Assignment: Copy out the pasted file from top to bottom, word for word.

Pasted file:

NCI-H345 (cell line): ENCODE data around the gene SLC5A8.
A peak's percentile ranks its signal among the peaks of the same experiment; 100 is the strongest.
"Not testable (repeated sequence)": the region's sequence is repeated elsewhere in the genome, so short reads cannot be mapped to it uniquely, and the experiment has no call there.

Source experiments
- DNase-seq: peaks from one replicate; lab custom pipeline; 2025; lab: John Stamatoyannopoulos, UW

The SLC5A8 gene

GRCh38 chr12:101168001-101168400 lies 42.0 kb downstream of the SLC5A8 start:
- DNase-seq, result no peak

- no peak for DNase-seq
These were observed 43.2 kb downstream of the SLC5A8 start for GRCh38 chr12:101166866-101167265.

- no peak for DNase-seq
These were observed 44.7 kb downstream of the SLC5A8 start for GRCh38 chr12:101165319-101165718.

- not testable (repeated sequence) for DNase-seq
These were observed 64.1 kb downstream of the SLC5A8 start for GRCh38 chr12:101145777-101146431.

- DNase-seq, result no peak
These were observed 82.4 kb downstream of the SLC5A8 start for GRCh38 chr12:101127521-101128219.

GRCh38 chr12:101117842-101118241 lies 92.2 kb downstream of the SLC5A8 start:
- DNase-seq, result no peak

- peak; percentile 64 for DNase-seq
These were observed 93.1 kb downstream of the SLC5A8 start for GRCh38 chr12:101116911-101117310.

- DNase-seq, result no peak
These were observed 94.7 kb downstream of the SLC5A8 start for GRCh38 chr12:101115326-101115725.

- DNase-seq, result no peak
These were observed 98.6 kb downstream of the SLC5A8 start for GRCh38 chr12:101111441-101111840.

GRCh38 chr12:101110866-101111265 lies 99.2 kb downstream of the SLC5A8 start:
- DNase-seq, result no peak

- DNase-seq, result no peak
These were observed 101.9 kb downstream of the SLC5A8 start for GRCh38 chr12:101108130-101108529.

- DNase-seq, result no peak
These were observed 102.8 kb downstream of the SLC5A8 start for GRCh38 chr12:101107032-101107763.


NCI-H345 (cell line): ENCODE data around the gene SLC5A8.
A peak's percentile ranks its signal among the peaks of the same experiment; 100 is the strongest.
"Not testable (repeated sequence)": the region's sequence is repeated elsewhere in the genome, so short reads cannot be mapped to it uniquely, and the experiment has no call there.

Source experiments
- DNase-seq: peaks from one replicate; lab custom pipeline; 2025; lab: John Stamatoyannopoulos, UW

The SLC5A8 gene

GRCh38 chr12:101168001-101168400 lies 42.0 kb downstream of the SLC5A8 start:
- DNase-seq, result no peak

- no peak for DNase-seq
These were observed 43.2 kb downstream of the SLC5A8 start for GRCh38 chr12:101166866-101167265.

- no peak for DNase-seq
These were observed 44.7 kb downstream of the SLC5A8 start for GRCh38 chr12:101165319-101165718.

- not testable (repeated sequence) for DNase-seq
These were observed 64.1 kb downstream of the SLC5A8 start for GRCh38 chr12:101145777-101146431.

- DNase-seq, result no peak
These were observed 82.4 kb downstream of the SLC5A8 start for GRCh38 chr12:101127521-101128219.

GRCh38 chr12:101117842-101118241 lies 92.2 kb downstream of the SLC5A8 start:
- DNase-seq, result no peak

- peak; percentile 64 for DNase-seq
These were observed 93.1 kb downstream of the SLC5A8 start for GRCh38 chr12:101116911-101117310.

- DNase-seq, result no peak
These were observed 94.7 kb downstream of the SLC5A8 start for GRCh38 chr12:101115326-101115725.

- DNase-seq, result no peak
These were observed 98.6 kb downstream of the SLC5A8 start for GRCh38 chr12:101111441-101111840.

GRCh38 chr12:101110866-101111265 lies 99.2 kb downstream of the SLC5A8 start:
- DNase-seq, result no peak

- DNase-seq, result no peak
These were observed 101.9 kb downstream of the SLC5A8 start for GRCh38 chr12:101108130-101108529.

- DNase-seq, result no peak
These were observed 102.8 kb downstream of the SLC5A8 start for GRCh38 chr12:101107032-101107763.